Concurrent cavitary pulmonary tuberculosisand COVID-19 pneumonia MESHD pneumonia HP with in vitro immune cell anergy:a case report.

    Authors: Maria Musso; Francesco Di Gennaro; Gina Gualano; Silvia Mosti; Carlotta Cerva; Saeid Najafi Fard; Raffaella Libertone; Virginia Di Bari; Massimo Cristofaro; Roberto Tonnarini; Delia Goletti; Fabrizio Palmieri

    doi:10.21203/rs.3.rs-54297/v1 Date: 2020-08-05 Source: ResearchSquare

    Tuberculosis MESHD (TB) is top infectious disease MESHD killer caused by a single organismresponsible for 1.5 million deaths MESHD in 2018. Both COVID 19 and the pandemic responseare risking to affect control measures for TB and continuity of essential services forpeople affected by this infection MESHD in western countries and even more in developingcountries. Knowledges about concomitant pulmonary TB and COVID-19 are extremelylimited. The double burden of these two diseases MESHD can have devastating effects. Herewe describe from both the clinical and the immunological point of view a case of apatient with in vitro immune cell anergy affected by bilateral cavitary pulmonary TB andsubsequent COVID-19-associated pneumonia MESHD pneumonia HP with a worst outcome. COVID-19 can bea precipitating factor in TB respiratory failure HP and, during ongoing SARS COV 2 pandemic, clinicians must be aware of this possible coinfection MESHD in differential diagnosisof patients with active TB and new or worsening chest imaging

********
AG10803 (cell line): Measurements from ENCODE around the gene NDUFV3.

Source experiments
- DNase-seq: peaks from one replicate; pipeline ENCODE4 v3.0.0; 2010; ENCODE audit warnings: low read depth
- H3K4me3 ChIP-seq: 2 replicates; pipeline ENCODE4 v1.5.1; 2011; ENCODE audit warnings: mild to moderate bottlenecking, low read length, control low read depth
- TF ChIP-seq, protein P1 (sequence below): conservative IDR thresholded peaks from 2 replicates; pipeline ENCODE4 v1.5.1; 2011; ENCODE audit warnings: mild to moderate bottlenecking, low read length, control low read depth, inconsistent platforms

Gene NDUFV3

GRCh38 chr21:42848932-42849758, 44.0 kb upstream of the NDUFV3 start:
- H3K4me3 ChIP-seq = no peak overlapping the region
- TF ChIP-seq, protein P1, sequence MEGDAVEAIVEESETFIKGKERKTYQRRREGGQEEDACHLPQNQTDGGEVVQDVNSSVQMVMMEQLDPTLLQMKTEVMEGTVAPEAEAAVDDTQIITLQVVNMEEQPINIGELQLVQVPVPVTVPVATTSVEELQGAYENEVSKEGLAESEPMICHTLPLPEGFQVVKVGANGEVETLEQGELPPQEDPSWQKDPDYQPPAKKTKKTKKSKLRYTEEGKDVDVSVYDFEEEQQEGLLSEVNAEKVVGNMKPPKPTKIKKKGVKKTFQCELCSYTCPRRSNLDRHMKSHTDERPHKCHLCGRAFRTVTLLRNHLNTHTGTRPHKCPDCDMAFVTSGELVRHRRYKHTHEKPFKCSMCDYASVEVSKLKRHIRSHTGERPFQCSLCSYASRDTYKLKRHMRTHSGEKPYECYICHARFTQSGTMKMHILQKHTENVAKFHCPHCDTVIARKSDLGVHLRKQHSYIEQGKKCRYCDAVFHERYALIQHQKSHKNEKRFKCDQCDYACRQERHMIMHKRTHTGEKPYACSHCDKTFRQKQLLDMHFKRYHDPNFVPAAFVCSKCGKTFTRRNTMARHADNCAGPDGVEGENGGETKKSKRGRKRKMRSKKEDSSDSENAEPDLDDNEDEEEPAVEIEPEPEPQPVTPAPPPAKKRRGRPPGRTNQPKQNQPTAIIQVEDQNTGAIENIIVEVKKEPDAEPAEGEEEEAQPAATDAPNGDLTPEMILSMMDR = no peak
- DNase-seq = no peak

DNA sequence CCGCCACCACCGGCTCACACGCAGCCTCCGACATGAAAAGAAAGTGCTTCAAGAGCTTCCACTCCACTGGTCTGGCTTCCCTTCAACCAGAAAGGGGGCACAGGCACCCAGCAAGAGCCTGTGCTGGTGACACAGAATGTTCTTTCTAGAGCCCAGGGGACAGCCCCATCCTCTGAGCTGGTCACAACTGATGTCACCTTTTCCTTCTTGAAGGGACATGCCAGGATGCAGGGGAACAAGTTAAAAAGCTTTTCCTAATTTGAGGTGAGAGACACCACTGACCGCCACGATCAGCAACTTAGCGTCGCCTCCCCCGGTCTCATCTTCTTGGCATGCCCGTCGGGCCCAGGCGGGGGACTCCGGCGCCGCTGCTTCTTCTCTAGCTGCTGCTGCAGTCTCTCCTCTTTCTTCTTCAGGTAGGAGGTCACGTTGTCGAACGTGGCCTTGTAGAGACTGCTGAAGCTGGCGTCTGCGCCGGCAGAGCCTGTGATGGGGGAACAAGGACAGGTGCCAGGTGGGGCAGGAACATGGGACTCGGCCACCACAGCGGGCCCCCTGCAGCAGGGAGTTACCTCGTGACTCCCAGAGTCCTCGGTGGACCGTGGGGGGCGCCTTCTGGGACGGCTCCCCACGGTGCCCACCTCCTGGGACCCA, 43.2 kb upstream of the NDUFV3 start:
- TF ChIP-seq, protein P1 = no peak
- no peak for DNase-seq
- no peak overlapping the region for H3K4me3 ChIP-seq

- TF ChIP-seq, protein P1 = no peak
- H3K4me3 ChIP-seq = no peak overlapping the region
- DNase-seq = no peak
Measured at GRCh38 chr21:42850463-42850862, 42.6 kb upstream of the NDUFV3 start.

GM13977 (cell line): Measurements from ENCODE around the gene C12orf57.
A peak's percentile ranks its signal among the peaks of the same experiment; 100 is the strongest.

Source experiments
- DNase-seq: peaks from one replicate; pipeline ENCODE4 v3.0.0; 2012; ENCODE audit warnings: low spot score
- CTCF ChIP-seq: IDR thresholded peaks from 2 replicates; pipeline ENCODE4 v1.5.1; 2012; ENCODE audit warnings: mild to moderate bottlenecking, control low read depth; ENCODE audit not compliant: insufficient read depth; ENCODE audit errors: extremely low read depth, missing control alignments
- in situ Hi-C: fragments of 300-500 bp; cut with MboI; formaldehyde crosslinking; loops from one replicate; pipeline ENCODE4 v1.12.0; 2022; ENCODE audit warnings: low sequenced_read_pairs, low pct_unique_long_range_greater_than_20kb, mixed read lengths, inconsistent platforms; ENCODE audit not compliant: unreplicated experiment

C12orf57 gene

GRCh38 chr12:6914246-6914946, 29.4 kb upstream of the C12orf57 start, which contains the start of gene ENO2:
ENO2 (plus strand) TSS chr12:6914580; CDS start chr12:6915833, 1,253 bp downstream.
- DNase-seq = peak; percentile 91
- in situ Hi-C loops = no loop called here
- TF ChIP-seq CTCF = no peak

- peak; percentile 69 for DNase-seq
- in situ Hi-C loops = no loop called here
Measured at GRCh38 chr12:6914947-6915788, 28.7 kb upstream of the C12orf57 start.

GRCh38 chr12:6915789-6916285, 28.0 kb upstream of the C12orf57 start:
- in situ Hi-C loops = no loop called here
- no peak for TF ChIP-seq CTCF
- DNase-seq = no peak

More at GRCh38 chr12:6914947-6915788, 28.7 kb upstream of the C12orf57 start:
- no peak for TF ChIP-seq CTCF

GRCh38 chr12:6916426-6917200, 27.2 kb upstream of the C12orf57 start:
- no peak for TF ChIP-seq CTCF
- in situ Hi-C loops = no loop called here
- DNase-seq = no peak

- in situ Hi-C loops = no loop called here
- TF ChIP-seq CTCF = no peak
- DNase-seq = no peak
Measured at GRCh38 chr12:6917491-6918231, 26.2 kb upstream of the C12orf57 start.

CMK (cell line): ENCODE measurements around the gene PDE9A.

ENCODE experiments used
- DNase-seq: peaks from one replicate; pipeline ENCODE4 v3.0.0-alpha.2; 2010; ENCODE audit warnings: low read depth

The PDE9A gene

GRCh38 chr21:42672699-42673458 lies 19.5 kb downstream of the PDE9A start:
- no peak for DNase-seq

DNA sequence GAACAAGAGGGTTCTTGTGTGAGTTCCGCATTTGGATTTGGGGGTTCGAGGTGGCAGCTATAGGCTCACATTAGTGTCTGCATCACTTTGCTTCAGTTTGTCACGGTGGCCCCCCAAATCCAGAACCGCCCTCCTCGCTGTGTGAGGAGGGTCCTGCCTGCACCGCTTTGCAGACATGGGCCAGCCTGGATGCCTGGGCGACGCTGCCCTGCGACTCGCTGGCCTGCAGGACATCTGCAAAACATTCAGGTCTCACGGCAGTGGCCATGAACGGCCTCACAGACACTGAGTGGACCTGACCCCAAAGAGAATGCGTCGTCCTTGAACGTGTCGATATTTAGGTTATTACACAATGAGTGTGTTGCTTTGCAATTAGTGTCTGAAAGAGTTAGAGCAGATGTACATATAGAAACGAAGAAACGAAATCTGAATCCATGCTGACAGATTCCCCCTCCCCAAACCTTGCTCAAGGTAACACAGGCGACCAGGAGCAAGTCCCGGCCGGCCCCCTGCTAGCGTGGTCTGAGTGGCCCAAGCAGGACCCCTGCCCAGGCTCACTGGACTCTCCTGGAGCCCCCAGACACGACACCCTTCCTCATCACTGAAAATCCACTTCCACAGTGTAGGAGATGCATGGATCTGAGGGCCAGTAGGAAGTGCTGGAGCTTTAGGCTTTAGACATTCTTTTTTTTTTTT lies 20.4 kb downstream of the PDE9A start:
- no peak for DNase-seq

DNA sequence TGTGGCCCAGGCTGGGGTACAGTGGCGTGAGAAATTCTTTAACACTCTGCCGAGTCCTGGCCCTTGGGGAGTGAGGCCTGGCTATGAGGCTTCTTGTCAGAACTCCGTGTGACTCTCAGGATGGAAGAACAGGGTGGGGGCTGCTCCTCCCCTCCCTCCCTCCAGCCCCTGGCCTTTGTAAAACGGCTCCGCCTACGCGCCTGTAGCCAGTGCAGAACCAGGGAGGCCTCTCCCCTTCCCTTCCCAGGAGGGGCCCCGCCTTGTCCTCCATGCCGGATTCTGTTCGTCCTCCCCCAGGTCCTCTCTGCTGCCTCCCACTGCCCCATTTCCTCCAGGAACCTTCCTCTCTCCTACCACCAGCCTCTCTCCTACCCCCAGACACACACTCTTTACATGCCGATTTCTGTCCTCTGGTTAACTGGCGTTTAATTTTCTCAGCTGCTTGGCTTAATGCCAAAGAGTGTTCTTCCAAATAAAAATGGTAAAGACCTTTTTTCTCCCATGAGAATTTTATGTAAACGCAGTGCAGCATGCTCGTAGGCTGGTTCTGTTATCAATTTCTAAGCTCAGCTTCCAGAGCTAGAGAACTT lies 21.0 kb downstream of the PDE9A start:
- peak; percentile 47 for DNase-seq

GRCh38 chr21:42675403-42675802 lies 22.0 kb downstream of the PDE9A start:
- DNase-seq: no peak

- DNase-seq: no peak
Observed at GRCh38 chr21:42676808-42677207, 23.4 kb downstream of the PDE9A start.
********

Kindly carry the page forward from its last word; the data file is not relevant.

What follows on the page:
COVID-19 in CXR: from Detection and Severity Scoring to Patient Disease MESHD Monitoring

    Authors: Rula Amer; Maayan Frid-Adar; Ophir Gozes; Jannette Nassar; Hayit Greenspan

    id:2008.02150v1 Date: 2020-08-04 Source: arXiv

    In this work, we estimate the severity of pneumonia MESHD pneumonia HP in COVID-19 patients and conduct a longitudinal study of disease progression MESHD. To achieve this goal, we developed a deep learning model for simultaneous detection and segmentation of pneumonia MESHD pneumonia HP in chest Xray (CXR) images and generalized to COVID-19 pneumonia MESHD pneumonia HP. The segmentations were utilized to calculate a " Pneumonia MESHD Pneumonia HP Ratio" which indicates the disease MESHD severity. The measurement of disease MESHD severity enables to build a disease MESHD extent profile over time for hospitalized patients. To validate the model relevance to the patient monitoring task, we developed a validation strategy which involves a synthesis of Digital Reconstructed Radiographs (DRRs - synthetic Xray) from serial CT scans; we then compared the disease progression MESHD profiles that were generated from the DRRs to those that were generated from CT volumes.